New trends affecting luxury fashion
As I am writing my thesis about luxury fashion, I have focused one of my thesis analysis part on the new trends affecting the luxury fashion market. Thus, I decided to publish an article about it as it is a trending topic.
“Fashion is not something that exists in dresses only. Fashion is in the sky, in the street; fashion has to do with ideas, the way we live, what is happening.” Coco Chanel.
This quote of Coco-Chanel couldn’t be more relevant about the luxury fashion industry in our society. Indeed, after a slow start luxury fashion is taking place in the digital market. Brands are now interacting more and more with consumers through their own branded online store and on multi-brand e-tailers. This new trend is due to the fact that it’s easier for brands to target a larger portion of the growth in online luxury fashion, as single-brand sites have more limited growth potential. According to Jennifer Smith 2015, by 2018, “global digital sales for women’s luxury fashion are expected to grow from a current 3 percent of the total market to 17 percent, for a total market size of $12 billion”.
As we can see in the following chart, the European market is the major consumer of fashion luxury products. According to a study run by Deloitte in 2018, France was the best-performing country in terms of sales growth and also contributed the largest share to the Top 100 luxury goods sales in 2018.
Currently worth €260 billion, representing 6% growth (2% at current exchange rates) (Luxury goods worldwide market study, Fall-Winter 2018, Bain & Company) the luxury goods market is expected to increase by 3% to 5% through 2025, with the market for personal luxury goods reaching €320 billion to €365 billion.
The luxury fashion market saw retail value growth exponentially from the last past years, and this retail growth is mainly explained by the increase of online selling. In 2019, we encounter more than 4.39 billion internet users, with an increase of 366 million users. There are 3.48 billion social media users in 2019, with the worldwide total growing by 288 million (9 percent) since this time last year (see figure below).
To face this increase of online users where nearly “half of luxury goods buying decisions are already influenced by what consumers hear or see online” (Jennifer Schmidt, 2015), luxury fashion brands are adapting. Luxury fashion brands are highly investing to increase their presence in internet retailing to provide a smooth shopping experience to consumers.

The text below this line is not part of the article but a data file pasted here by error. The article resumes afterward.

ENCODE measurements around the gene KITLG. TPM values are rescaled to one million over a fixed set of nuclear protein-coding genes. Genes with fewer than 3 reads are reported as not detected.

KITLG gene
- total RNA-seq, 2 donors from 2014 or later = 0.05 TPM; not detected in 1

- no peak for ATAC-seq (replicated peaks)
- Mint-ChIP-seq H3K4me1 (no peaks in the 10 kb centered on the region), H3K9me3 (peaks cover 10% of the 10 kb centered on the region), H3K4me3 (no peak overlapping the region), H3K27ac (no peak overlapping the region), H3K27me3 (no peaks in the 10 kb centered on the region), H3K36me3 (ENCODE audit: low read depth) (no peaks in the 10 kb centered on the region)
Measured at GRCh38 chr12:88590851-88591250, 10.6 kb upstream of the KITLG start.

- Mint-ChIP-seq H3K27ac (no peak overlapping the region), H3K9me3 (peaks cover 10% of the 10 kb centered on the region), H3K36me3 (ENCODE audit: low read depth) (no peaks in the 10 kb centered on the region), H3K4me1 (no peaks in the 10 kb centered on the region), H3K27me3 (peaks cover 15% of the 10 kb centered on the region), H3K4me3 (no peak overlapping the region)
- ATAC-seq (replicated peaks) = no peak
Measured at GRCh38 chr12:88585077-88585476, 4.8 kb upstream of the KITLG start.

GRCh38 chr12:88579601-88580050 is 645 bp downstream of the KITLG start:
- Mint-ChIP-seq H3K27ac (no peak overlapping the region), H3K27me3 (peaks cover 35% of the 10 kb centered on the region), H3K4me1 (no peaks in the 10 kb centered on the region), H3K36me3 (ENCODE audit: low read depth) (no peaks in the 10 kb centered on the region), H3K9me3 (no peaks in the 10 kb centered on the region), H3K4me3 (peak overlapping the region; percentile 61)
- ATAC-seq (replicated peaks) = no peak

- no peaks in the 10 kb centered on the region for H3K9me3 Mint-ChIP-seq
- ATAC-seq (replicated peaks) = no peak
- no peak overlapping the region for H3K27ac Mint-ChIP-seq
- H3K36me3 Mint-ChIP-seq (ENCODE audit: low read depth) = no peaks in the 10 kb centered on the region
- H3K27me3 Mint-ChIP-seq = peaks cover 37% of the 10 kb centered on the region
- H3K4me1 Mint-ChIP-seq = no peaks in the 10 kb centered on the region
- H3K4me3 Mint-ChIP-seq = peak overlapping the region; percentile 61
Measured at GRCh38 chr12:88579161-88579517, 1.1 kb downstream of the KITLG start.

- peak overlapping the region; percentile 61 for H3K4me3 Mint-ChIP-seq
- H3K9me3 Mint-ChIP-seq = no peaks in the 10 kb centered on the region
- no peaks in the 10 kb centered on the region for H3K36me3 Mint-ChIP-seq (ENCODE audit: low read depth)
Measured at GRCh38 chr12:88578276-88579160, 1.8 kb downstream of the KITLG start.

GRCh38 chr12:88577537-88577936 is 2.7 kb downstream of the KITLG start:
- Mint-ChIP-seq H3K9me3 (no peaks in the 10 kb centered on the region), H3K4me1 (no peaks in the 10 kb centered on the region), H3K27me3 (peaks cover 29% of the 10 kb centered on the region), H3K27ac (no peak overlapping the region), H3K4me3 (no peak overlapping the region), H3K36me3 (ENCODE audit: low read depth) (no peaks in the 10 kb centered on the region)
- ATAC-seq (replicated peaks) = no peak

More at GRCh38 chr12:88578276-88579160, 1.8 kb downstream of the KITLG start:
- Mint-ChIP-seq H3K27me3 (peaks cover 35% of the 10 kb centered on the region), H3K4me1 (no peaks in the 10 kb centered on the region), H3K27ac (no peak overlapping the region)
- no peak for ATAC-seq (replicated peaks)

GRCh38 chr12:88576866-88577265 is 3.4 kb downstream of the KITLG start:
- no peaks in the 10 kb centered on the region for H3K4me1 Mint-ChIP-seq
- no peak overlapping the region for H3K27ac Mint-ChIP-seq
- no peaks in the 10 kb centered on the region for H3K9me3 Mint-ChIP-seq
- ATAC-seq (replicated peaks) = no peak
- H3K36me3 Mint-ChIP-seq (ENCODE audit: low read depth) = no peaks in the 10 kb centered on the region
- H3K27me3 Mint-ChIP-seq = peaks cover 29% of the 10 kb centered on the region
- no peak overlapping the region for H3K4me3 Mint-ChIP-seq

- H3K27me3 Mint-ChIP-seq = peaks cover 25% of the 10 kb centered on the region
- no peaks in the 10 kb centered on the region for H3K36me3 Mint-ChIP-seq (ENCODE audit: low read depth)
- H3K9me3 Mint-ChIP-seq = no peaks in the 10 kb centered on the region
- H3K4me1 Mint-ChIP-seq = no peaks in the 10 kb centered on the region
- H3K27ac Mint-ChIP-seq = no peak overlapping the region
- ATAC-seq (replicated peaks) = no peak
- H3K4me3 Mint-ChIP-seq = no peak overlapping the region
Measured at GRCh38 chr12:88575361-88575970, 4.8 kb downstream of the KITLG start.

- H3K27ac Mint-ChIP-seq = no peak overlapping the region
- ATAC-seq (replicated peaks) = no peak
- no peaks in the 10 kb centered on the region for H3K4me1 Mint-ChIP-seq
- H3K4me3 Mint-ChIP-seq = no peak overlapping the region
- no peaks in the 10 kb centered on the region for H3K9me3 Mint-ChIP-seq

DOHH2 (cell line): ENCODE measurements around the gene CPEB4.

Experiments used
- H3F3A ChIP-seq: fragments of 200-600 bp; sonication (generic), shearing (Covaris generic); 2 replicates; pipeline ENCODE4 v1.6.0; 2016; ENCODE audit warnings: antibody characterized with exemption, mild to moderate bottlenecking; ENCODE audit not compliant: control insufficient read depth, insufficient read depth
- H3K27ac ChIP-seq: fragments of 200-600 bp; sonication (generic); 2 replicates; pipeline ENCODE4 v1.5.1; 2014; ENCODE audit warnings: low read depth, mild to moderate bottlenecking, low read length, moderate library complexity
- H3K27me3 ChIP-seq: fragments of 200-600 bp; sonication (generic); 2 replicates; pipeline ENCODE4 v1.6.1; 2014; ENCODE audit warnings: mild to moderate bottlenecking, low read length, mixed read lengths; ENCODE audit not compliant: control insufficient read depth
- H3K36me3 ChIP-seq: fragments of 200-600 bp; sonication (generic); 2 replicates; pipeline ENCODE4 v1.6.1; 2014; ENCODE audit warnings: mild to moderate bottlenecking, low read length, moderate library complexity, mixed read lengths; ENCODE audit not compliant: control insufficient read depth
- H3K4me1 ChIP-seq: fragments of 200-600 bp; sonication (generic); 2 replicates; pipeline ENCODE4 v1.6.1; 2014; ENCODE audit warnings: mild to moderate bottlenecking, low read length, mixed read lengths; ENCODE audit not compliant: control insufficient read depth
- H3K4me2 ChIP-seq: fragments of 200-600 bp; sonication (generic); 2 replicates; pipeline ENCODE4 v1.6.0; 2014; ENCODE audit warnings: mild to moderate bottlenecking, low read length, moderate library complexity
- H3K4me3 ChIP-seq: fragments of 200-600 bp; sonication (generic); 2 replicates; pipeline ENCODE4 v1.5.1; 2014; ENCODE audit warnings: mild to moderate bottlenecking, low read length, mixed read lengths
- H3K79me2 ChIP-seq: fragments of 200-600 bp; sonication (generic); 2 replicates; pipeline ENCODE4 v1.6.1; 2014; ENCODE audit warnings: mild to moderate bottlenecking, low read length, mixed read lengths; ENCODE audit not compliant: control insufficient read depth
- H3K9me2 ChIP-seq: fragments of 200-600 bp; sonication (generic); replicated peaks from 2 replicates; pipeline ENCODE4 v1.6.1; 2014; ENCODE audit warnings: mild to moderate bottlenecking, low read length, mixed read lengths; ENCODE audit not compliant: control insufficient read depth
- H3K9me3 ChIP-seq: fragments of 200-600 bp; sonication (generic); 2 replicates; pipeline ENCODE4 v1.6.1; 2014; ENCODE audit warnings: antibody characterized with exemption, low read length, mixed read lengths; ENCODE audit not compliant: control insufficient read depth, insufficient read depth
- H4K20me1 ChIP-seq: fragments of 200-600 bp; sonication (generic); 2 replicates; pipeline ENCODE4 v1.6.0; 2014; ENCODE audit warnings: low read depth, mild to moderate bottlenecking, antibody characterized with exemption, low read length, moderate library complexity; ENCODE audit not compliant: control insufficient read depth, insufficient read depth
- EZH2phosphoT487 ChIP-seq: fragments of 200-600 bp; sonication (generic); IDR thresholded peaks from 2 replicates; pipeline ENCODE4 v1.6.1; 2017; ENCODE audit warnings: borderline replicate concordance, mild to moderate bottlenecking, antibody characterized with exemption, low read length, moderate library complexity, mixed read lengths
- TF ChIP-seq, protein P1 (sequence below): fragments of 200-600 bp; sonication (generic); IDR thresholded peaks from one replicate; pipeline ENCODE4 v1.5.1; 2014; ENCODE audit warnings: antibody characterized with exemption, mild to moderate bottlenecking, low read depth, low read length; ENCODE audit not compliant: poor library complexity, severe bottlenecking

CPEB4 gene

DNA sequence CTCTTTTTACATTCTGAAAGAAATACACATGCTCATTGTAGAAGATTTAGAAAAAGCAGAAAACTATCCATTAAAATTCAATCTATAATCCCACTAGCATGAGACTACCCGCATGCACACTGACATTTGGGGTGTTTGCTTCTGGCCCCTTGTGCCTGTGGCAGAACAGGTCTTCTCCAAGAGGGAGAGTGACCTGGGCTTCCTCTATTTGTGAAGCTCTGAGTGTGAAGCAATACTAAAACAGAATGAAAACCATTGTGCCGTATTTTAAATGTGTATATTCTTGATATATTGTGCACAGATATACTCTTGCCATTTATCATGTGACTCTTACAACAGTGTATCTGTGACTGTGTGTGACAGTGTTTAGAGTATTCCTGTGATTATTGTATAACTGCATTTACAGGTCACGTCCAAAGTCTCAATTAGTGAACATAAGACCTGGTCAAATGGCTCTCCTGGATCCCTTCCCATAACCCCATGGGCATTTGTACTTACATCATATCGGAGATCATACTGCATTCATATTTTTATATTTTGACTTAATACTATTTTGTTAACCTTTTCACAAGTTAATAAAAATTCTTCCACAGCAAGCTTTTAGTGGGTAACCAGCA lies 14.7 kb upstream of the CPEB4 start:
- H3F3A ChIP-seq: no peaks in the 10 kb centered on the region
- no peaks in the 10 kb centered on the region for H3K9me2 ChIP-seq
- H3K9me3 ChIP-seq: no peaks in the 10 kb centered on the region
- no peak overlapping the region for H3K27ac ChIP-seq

For example department stores like Barneys New York and Nordstrom are offering special services to consumers. They offer same-day deliveries, buy online/pick-up in store capabilities and easy exchange/return policies for products sold through their website in select US locations (Fllur Roberts, 2017). Thanks to department stores online retail, luxury fashion brands can target a wider range of consumers because it offers the opportunity to consumers who don’t have time to shop in-stores or on different mono-brand websites to shop their products.
According to Bain & Company (Luxury Goods Worldwide Market Study, Fall–Winter 2018) by 2025, 25% of the market’s value will be made through the online channel, up from 10% today and almost all luxury purchases will be influenced by online communication or interaction. Reports also show that half of all luxury purchases will be digitally enabled resulting from the implementation of new technologies along the value chain, such as augmented reality, virtual reality or mobile payments.
Emergence of new technologies like advanced analytics, augmented and virtual reality, artificial intelligence and mobile internet are gonna disrupt fashion. These new technologies are helping brands to provide a personalized consumer experience online and offline.
“Today’s luxury consumer wants the personalization of the human interaction mixed with the efficiency and speed of technology,” Andrukonis says.
Brands like Gucci or Chanel are early adopters of the use of new technologies in their user centric strategy to provide a better consumer experience. For example, Gucci has recently opened a 25,000-square-foot call center staffed by 150 highly-trained service professionals where consumers can interact with “call-center assistants by phone, email or live chat and those assistants are encouraged to develop personal relationships with shoppers, just like a personal store assistant would”.
Chanel has imagined a flagship store “Atelier Beauté” in Soho Manhattan, where consumers only need their phones to beneficiate from a personalized shopping experience. When consumers enter the store they can leave their belongings into lockers and take their phones in the Chanel flagship to enjoy a full mobile shopping experience. According to Forbes.com, thanks to Chanel’s web-enabled app consumers can “get product information, application tips and save their favorite products for shopping later”. Chanel’s web app offers consumer personalized shopping experience thanks to the new consumer location technology “Ibeacon”.